The mascots of the Rio 2016 Olympic Games Vinicius and Rio 2016 Paralympic Games Tom at a Cartoon Network event in Rio de Janeiro's Flamengo Park.
An aerial view of the Olympic Park, in Rio de Janeiro. Photo: AFP/Vanderlei Almeida
Media reports have claimed that venues remain littered with rubbish and sewage, prompting concerns from health experts. Photo: AFP/Vanderlei Almeida
Reports also suggest that power supply contracts to provide electricity to venues in Rio have yet to be finalised. Photo: AFP/Vanderlei Almeida
A key consideration is the chance to make game-changing progress in infrastructure. Photo: AFP/Vanderlei Almeida
The 12-metre-high rings were shipped from the UK after having decorated the Tyne Bridge in Newcastle during the 2012 London Olympics. Photo: AFP/Yasuyoshi Chiba
Madureira Park is the third largest park in Rio de Janeiro. Photo: AFP/Vanderlei Almeida
Rio's mayor Eduardo Paes has claimed that no other host city in Olympic history will have been as transformed by the Games as Rio. Photo: AFP/Vanderlei Almeida
The under-construction Carioca Arena 3 will be used for taekwondo and fencing. Photo: AFP/Yasuyoshi Chiba
Last year, International Olympic Committee Vice-President John Coates described preparations for the 2016 Olympic and Paralympic Games as the 'worst ever'. Photo: AFP/Vanderlei Almeida
Children play in the sand at Madureira Park. Photo: AFP/Yasuyoshi Chiba
Brazilian President Dilma Roussef (centre) poses with Ginga, the Brazilian national Olympic team's new mascot at the Maria Lenk Aquatic Park. Photo: AFP/Yasuyoshi Chiba
One year to Rio: is the city set for an Olympic-sized disaster?
One year to the day, the biggest bang in sport, the 2016 Olympic Games, will kick off in Rio de Janeiro.
And it looks set to be a disaster.
Just over a year ago, International Olympic Committee Vice-President John Coates described preparations for the 2016 Olympic and Paralympic Games as the 'worst ever'.
The concerns range from water pollution and unfinished infrastructure to the sheer scale of logistics involved, and the city's ability to get a grip on them in time.
International Olympic Committee president Thomas Bach seems part of the minority that's confident about the fate of the Games. He believes all doubts about the city's capability to host the mega event will be addressed by the time the event begins.
Thomas Bach arrived in the city on Tuesday and seemed entirely at ease. "I have no special worries because I'm very confident that the organising committee and all levels of government will continue this dynamic way to work," said Bach after playing football and volleyball with current and former Brazilian Olympians on the beach in Tuesday.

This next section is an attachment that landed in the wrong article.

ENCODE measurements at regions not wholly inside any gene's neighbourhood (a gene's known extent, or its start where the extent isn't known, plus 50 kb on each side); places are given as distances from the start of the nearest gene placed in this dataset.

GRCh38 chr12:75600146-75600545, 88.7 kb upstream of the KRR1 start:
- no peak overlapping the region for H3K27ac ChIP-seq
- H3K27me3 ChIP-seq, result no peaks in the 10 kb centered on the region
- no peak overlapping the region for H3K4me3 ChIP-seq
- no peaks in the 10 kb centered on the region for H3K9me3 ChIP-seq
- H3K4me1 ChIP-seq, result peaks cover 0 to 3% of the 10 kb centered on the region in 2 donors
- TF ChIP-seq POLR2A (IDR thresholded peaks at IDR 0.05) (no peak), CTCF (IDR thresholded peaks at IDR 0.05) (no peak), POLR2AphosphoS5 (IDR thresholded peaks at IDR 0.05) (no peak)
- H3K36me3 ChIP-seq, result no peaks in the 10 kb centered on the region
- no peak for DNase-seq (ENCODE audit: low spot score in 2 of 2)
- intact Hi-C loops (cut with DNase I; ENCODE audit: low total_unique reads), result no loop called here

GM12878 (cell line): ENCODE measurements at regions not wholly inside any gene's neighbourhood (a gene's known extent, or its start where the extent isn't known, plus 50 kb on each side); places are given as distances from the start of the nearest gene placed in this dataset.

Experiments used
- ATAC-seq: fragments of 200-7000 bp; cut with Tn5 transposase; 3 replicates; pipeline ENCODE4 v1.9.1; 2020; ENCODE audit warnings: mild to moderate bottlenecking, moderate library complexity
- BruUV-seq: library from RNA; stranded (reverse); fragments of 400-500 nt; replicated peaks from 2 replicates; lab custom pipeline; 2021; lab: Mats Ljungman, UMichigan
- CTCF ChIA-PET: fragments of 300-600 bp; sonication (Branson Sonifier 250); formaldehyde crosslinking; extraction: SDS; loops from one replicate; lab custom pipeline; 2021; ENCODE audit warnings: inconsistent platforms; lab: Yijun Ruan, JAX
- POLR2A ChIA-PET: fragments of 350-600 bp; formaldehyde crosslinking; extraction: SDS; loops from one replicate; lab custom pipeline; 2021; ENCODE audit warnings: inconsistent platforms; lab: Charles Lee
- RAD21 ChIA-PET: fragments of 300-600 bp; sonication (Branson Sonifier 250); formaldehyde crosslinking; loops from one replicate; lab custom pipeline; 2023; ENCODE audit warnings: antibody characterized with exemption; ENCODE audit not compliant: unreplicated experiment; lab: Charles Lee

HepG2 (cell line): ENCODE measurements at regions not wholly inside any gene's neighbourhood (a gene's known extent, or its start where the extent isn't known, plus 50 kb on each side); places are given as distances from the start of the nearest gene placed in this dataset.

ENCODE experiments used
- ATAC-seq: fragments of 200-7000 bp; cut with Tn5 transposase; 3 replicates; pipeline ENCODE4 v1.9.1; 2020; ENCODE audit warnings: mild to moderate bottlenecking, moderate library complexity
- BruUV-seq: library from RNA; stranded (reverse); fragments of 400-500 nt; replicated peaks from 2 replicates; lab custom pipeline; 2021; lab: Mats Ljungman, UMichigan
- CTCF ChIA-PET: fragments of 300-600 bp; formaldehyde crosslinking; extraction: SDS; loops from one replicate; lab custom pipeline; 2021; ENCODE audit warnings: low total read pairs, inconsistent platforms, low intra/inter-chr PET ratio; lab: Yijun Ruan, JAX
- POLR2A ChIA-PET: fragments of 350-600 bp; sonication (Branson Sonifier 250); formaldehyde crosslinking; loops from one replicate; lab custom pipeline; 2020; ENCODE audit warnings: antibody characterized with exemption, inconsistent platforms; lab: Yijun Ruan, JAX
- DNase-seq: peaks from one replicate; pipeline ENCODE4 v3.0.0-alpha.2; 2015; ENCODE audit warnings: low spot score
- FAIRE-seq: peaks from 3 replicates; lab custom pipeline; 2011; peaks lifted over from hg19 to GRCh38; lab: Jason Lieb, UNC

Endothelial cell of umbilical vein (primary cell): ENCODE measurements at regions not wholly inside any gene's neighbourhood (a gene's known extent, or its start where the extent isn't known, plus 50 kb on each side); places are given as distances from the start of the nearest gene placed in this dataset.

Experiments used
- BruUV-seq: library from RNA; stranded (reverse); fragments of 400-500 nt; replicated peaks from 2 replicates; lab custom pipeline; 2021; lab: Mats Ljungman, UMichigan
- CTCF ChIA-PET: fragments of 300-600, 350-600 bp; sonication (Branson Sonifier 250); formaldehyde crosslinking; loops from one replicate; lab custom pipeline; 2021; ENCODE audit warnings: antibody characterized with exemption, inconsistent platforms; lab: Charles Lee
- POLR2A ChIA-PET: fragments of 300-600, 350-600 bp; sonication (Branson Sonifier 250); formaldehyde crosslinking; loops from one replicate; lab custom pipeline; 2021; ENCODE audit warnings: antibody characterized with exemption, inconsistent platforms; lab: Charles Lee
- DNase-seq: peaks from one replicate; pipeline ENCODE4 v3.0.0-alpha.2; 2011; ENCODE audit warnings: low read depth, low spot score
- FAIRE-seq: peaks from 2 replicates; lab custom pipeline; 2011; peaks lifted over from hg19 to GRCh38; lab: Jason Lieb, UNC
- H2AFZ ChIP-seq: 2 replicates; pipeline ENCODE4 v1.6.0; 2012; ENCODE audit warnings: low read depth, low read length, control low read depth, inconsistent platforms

Rio's mayor Eduardo Paes on speaking to the BBC claims that no other host city in Olympic history will have been as transformed by the Games as Rio. "One cannot compare London to Rio - it's a different level of development. You've got to compare Rio to Rio - when we got the Olympics in 2009 and what city we are delivering next year," Paes said.
The confidence may not be entirely warranted, though.
Water pollution continues to be a major issue. What has most attracted the world's attention is the cleanup work at Guanabara Bay, which will host Olympic sailing, and the Rodrigo de Freitas lake, where rowing and canoeing events will be held.
Media reports have claimed that both venues remain littered with rubbish and sewage, prompting concerns from health experts.
Reports also suggest that power supply contracts to provide electricity to venues in Rio have yet to be finalised.
Yet another source of serious concern is the completion of the city's new metro line, Linea 4, linking the city centre and Olympic Park. Many official sources are claiming that the work may not finish in time for the August 2016 deadline.
The city's high crime rate isn't helping. Organisers claim to be staging Brazil's largest ever security operation; about 85,000 troops will be deployed during the games, including 57,000 military personnel, officials said last week.
But one of the key considerations for a nation that bids for the Olympic Games is precisely this: the chance to make game-changing progress in infrastructure and living conditions for its people and to strengthen tourist infrastructure in ways that boosts the economy.
And that's why Brazil still has so much to deliver: window dressing may yet prep the city for the Games, but it's unclear whether citizens will have something to cheer about when the athletes and tourists have all gone home.